mine site people

Improving frontline safety at mine sites

Blast cone sampling is an important part of the mining process, used for grade control particularly in iron ore mines. It has, until now, involved personnel traversing potentially uneven ground undertaking highly repetitive manual tasks, including digging and lifting samples of drilled material, approximately five kilograms in weight. Blast patterns can also pose other significant risks to personnel who operate in these environments, including heat-related illnesses, repetitive strains, and geological risks such as voids and wall failures.  

To help address these risks, BHP developed, in partnership with technology developer Sorden and the CSIRO, a ‘blast hole assay tool’ (BHAT). The BHAT is a neutron logging tool that emits neutrons into the area surrounding the blast hole wall.  These neutrons are converted to gammas, which are captured by the tool and converted into multi-element geochemical assays, delivering real-time, multi-element geochemical assays. The BHAT utilises data analytics and automation to replace manual tasks associated with collecting blast cone samples, while a semi-automated logging truck ensures the operator does not need to leave the truck and be exposed to the risks identified above. The BHAT and logging trucks undergo regular calibration and maintenance to ensure quality assurance and control, with the data continuously monitored across various time horizons (daily, weekly and monthly).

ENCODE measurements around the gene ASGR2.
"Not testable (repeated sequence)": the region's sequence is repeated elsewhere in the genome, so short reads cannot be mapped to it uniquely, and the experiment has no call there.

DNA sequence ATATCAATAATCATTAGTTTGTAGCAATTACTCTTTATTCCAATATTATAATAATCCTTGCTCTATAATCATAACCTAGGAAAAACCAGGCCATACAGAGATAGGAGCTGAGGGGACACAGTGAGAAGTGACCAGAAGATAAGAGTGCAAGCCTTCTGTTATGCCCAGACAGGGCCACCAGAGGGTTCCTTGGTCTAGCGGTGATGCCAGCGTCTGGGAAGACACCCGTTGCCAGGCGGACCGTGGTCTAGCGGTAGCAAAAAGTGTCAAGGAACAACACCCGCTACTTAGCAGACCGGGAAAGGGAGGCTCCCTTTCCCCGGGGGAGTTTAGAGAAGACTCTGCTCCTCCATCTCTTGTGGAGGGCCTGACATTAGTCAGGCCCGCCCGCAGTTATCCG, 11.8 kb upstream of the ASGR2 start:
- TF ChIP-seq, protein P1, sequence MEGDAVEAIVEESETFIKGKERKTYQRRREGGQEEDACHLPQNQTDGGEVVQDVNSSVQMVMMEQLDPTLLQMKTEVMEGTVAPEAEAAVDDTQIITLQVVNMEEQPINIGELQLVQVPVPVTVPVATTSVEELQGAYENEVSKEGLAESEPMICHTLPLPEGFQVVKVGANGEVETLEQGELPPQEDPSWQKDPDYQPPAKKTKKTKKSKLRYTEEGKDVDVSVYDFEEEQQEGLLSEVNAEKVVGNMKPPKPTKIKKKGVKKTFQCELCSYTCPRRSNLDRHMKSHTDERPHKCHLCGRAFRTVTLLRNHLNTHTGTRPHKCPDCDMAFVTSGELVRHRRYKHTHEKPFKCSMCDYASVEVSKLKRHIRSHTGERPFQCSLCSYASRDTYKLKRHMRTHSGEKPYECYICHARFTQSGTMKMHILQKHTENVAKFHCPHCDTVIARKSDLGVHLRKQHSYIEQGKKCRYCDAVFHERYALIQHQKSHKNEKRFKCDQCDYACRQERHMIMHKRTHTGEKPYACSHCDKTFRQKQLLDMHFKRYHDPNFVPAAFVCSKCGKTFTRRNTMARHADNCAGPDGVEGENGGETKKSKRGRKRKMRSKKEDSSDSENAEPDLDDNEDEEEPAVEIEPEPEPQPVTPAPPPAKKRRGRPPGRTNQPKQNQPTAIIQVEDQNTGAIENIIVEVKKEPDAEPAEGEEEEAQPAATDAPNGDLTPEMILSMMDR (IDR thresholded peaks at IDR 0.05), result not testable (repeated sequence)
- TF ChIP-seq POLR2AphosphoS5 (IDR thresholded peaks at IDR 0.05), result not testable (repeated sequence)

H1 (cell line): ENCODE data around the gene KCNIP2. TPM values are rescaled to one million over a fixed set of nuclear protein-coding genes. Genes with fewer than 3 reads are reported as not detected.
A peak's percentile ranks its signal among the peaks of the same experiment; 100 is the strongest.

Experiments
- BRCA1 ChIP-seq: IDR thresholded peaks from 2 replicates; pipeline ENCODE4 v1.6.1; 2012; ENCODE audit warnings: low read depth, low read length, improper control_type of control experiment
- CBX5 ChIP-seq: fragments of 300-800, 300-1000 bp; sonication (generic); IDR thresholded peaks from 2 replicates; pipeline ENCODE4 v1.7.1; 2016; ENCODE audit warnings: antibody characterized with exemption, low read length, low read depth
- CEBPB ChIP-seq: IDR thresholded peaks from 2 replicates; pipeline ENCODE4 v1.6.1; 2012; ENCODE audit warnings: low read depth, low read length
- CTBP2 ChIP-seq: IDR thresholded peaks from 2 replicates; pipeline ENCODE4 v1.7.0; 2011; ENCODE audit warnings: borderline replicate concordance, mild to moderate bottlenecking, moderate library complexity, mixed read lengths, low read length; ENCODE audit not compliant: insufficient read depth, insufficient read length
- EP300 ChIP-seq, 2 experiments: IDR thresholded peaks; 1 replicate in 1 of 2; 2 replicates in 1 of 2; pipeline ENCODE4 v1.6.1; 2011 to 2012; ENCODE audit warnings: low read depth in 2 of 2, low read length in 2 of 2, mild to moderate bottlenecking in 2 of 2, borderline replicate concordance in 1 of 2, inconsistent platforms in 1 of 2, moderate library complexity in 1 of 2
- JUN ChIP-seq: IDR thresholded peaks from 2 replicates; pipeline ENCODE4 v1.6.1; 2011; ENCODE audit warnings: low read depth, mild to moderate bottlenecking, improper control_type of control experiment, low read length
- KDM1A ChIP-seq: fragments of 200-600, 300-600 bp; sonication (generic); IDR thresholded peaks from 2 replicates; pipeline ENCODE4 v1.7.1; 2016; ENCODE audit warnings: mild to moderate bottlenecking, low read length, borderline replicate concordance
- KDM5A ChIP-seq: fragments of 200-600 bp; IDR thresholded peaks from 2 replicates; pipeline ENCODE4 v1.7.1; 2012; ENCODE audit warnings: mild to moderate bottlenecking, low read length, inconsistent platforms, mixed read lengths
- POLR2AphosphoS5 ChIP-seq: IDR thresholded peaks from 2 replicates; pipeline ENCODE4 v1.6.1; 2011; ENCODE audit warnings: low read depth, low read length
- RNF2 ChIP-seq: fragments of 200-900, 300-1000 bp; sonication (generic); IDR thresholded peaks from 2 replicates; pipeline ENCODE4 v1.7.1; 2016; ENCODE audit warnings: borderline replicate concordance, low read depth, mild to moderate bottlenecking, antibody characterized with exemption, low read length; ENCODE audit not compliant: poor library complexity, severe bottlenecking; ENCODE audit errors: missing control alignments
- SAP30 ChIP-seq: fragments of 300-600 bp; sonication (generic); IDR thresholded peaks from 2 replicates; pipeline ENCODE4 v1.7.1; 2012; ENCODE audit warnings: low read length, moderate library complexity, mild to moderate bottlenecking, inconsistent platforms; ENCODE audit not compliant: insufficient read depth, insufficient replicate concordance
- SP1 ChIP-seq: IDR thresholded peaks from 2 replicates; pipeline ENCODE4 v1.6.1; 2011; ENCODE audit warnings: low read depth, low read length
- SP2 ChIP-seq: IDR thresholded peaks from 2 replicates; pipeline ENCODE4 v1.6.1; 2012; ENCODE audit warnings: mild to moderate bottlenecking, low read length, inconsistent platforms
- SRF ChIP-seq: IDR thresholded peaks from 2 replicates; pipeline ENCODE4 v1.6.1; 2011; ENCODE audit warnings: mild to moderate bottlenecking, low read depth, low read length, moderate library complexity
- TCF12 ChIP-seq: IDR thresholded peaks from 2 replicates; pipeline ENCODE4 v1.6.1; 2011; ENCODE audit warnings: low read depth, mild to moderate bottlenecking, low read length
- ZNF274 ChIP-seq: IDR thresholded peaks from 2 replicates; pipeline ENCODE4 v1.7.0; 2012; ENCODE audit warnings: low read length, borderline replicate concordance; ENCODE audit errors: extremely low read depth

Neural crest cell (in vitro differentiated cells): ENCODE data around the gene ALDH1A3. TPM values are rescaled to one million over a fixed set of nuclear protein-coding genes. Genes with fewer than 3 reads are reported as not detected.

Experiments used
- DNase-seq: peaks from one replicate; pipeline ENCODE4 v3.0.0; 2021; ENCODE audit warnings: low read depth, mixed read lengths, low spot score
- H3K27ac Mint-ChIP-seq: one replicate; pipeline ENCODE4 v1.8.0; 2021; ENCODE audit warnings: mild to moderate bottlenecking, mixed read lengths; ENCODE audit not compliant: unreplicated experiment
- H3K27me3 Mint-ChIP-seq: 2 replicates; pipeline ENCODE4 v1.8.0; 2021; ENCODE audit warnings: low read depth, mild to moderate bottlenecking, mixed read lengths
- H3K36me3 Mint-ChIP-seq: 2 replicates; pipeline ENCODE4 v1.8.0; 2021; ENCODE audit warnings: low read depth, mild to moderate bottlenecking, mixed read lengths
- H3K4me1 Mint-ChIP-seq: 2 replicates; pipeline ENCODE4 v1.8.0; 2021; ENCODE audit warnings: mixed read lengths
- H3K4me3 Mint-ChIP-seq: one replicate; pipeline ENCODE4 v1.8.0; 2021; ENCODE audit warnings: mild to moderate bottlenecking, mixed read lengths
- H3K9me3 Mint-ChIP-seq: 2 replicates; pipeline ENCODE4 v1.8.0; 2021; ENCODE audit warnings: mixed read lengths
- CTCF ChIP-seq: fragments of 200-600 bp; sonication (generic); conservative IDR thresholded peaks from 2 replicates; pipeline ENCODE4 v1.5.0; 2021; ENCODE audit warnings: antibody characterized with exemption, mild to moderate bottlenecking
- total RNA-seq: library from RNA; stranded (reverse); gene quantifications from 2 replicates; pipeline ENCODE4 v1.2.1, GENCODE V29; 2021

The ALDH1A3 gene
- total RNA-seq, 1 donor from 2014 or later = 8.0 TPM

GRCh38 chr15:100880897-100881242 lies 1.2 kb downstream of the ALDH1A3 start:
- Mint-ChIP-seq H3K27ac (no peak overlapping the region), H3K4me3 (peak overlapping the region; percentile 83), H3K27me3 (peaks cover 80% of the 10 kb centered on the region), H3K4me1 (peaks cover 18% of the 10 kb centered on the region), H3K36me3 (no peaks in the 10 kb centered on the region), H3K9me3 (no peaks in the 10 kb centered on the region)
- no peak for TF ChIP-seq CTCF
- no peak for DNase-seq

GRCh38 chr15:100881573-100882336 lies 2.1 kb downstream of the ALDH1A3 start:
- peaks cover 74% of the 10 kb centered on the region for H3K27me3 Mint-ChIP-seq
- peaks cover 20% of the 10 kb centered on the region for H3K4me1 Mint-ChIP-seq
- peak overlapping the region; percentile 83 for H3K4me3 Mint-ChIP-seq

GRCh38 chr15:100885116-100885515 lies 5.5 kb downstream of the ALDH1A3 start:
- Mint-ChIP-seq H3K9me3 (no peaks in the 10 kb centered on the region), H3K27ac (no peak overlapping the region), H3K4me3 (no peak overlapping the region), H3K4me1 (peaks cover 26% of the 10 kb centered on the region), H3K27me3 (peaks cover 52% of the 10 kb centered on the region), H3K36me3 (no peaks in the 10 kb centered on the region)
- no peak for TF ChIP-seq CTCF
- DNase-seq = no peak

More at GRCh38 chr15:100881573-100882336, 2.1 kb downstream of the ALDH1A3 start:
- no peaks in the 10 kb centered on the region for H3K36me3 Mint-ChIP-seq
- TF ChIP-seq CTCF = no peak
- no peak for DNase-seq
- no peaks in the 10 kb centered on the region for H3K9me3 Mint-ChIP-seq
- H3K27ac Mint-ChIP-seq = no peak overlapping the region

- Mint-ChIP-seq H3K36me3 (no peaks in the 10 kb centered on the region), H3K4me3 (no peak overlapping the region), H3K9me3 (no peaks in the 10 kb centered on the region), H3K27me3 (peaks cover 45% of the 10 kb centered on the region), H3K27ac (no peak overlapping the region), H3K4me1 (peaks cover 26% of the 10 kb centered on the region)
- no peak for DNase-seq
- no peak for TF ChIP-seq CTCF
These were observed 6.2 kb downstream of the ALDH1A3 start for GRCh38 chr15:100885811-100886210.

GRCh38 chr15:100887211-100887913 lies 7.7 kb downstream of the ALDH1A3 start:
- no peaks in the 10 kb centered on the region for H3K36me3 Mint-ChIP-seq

The implementation of the BHAT and use of semi-automatic logging trucks has seen a change in the work environment from manual and repetitive digging and shovelling to operators driving and working in air-conditioned and ergonomic vehicles. This had led to a reduction in manual handling injuries associated with manual blast cone sampling.